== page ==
VOL. 131 | NO. 86 | Friday, April 29, 2016
Roster Remix? Grizzlies May Finally Shake Things Up
By Don Wade
As amazing as it was that the Memphis Grizzlies set an NBA record by using 28 players this past season, it’s almost more unbelievable that they had to sign eight different players to 11 separate 10-day contracts.
After an injury-ravaged season, the Memphis Grizzlies may finally be on the brink of a roster overhaul. If that path is chosen, Zach Randolph and Tony Allen (9), each in the last year of their contracts, may be trade options.
(AP Photo/Brandon Dill)
Going forward, the Grizzlies have many roster decisions to make on players young and old. Their first aim is to re-sign free agent point guard Mike Conley (much more on that later). They ended the season with 15 players on the roster. Let’s take a look at those players and begin the full-on sports rite of rampant speculation that will keep Grizzlies fans occupied – and a little crazy – until the NBA Draft on June 23 and free agency for the 2016-17 season officially begins at 12:01 a.m., Eastern Time, on July 1.
G Jordan Adams and F/C Brandan Wright
If you’ve forgotten they are on team, that’s understandable. Adams was a first-round pick two years ago. He played 248 minutes as a rookie and 15 minutes over two games this season because of knee pain and knee surgery. He did not attend the media exit interviews and the whispered explanation was that he was doing off-site rehab. Something has gone wrong and Adams’ ability to ever contribute is in question. Under contract for next season, with a team option the following year.
Wright, 29, signed as a free agent (FA) with the Grizz last summer. Knee issues limited him to 12 games. He was to back up Marc Gasol and brings a more athletic frontcourt presence. If healthy, he’s appealing to keep because he has two more years of his contract for less than $12 million total. But that affordability also means he could be attractive to other teams and might have to be part of a trade to acquire offense for the wing (yes, it’s still a major problem after all these years).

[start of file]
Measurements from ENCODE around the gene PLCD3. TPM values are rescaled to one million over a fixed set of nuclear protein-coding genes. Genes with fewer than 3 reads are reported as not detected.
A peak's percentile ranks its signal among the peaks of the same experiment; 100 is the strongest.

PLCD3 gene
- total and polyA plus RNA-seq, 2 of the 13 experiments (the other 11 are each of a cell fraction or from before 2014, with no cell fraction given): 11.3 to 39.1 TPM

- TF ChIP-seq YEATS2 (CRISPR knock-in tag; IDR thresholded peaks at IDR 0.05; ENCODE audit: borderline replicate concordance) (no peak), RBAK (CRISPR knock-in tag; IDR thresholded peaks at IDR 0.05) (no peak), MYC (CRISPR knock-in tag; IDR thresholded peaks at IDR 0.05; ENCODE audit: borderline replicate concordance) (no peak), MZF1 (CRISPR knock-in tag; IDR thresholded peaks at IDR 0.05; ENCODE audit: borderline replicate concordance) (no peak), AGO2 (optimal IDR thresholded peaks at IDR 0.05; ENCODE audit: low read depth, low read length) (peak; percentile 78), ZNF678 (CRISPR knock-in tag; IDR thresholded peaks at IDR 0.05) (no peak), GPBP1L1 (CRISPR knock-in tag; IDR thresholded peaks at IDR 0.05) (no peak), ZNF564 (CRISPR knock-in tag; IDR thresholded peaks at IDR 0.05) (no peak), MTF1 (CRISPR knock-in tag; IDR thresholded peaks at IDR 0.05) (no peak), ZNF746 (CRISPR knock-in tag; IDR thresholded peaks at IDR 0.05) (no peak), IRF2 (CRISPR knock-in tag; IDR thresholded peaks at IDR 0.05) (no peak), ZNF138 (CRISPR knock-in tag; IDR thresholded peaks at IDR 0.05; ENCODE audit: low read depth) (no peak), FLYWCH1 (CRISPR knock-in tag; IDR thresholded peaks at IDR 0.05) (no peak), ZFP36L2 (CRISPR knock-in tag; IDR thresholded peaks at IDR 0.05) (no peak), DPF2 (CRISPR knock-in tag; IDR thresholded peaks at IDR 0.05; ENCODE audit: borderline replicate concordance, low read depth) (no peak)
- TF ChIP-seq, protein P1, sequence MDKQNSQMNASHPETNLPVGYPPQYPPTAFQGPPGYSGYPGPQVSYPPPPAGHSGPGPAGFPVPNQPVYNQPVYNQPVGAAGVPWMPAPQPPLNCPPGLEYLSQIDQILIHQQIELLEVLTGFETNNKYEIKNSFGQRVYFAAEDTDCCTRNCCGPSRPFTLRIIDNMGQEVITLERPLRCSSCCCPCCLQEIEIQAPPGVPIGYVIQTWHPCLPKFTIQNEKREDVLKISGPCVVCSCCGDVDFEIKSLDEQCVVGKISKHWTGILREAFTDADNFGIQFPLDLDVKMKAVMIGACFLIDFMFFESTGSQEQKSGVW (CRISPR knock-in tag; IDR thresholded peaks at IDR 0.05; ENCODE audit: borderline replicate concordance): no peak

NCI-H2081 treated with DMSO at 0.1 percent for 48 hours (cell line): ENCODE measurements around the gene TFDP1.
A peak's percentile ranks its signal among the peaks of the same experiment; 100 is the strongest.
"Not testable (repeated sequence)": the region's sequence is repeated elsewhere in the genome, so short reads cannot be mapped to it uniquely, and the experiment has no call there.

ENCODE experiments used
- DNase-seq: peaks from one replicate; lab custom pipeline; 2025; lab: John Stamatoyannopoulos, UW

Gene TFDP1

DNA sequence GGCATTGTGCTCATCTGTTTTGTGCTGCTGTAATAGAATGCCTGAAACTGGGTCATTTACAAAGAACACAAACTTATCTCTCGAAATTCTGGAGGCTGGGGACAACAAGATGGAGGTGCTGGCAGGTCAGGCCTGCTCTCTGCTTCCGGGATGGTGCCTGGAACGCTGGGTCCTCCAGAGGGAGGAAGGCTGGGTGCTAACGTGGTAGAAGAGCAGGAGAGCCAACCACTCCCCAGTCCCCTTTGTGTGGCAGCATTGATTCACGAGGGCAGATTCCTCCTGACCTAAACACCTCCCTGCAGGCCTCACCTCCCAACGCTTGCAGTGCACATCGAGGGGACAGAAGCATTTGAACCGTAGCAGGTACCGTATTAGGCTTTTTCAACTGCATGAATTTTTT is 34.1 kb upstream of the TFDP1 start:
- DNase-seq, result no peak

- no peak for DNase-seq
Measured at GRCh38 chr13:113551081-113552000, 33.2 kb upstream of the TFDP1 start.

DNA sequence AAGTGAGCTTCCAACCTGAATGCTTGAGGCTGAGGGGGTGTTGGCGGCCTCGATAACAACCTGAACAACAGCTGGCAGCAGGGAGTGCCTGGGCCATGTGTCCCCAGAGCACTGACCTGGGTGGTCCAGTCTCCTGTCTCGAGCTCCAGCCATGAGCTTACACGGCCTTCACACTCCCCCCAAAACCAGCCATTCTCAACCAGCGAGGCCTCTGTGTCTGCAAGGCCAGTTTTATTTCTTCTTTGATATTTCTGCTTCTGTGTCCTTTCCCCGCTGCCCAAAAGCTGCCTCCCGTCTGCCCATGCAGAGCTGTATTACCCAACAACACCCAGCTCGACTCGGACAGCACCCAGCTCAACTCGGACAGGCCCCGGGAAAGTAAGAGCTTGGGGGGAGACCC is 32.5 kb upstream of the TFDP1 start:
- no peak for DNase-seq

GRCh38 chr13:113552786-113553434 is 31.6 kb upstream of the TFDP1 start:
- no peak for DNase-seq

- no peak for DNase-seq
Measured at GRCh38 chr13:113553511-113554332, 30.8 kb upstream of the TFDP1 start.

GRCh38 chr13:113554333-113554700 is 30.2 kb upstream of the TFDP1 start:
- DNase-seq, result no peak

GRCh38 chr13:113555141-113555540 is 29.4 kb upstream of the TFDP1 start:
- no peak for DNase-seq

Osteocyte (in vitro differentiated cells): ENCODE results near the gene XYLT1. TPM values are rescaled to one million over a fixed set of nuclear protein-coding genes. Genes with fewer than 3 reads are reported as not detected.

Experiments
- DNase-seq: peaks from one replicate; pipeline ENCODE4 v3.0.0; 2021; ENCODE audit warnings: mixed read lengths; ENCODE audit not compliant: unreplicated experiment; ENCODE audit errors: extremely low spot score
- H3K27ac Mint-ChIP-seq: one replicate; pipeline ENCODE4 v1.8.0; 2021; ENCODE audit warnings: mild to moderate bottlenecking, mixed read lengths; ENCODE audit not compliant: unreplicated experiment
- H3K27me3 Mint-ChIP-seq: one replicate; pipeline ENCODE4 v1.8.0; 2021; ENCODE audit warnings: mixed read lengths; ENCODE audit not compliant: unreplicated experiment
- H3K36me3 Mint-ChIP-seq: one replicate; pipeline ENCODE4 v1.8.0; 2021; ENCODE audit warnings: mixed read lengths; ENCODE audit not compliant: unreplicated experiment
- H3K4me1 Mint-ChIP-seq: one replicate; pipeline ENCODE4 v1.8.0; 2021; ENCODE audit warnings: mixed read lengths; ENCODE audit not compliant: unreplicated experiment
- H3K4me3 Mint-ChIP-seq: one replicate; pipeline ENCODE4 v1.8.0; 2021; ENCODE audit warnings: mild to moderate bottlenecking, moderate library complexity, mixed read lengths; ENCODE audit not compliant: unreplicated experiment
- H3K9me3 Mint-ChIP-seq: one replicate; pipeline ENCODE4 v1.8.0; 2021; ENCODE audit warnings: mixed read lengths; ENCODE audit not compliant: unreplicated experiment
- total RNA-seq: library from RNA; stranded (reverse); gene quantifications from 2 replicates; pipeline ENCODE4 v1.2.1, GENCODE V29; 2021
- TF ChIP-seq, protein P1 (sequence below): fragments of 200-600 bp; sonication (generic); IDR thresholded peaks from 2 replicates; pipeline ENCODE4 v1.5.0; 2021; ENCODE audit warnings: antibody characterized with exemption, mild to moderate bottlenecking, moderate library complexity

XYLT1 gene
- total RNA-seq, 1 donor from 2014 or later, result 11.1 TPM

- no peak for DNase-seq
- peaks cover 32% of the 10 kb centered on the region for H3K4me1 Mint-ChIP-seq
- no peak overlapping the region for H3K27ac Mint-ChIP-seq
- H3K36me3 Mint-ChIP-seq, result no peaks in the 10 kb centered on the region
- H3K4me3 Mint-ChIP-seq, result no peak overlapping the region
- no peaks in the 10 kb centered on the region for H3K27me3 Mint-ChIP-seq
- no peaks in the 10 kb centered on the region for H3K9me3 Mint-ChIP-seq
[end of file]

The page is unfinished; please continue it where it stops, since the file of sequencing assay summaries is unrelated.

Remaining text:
C Chris Andersen, PG Jordan Farmar, G/F P.J. Hairston
Anderson and Farmar started in the playoffs out of pure desperation. Veterans with little NBA moxie left, they were break-glass-in-case-of-emergency players. The more the Grizzlies saw of Hairston, the less they seemed to like him. Shot 23.2 percent from deep for Memphis in 18 games, so what’s the point? None of these guys are under contract and only resurface as cheap insurance policies.
F JaMychal Green, F Jarell Martin, G Xavier Munford
Green led the injury-decimated Grizzlies with 78 games played. He proved a legitimate, athletic, frontcourt rotation player and averaged 7.4 points and 4.8 rebounds. Grizzlies hold a team option for $980,000 next year, and at that bargain price he would seem a lock to return.
Martin, who is 6-10 and weighs 239 pounds, was the 25th overall pick of the 2015 Draft. He had his season delayed by foot surgery and then subsequent foot pain after he first tried to return. Ultimately, he was a rotation player the last two months of the season and in 27 total games averaged 5.7 points and 3.2 rebounds. Perhaps most impressive, he showed a willingness to scrap on both ends of the floor and flashed enough moves to inspire hope that he could be a contributor when the roster is healthy. He’s definitely worth a longer look.
Munford, 23, joined the Grizz on a 10-day deal and turned it into a non-guaranteed multi-year contract. In 14 games he averaged 5.7 points and 1.6 assists. Shot 39 percent from 3-point range in limited opportunities after shooting 41 percent from deep in 41 NBA Development League games this season. Right now more of a combo guard than a true point. More potential than Russ Smith had as a backup NBA point guard, but not ready to be No. 2 for a team with playoff aspirations.
G Lance Stephenson
More than once, coach Dave Joerger wondered where the Grizzlies would have been without Stephenson in the closing weeks of the season. He was the most dynamic offensive player (if also the most frustrating) and averaged 14.2 points, 4.4 rebounds and 2.8 assists in 26 games after coming over from the Clippers in the Jeff Green trade.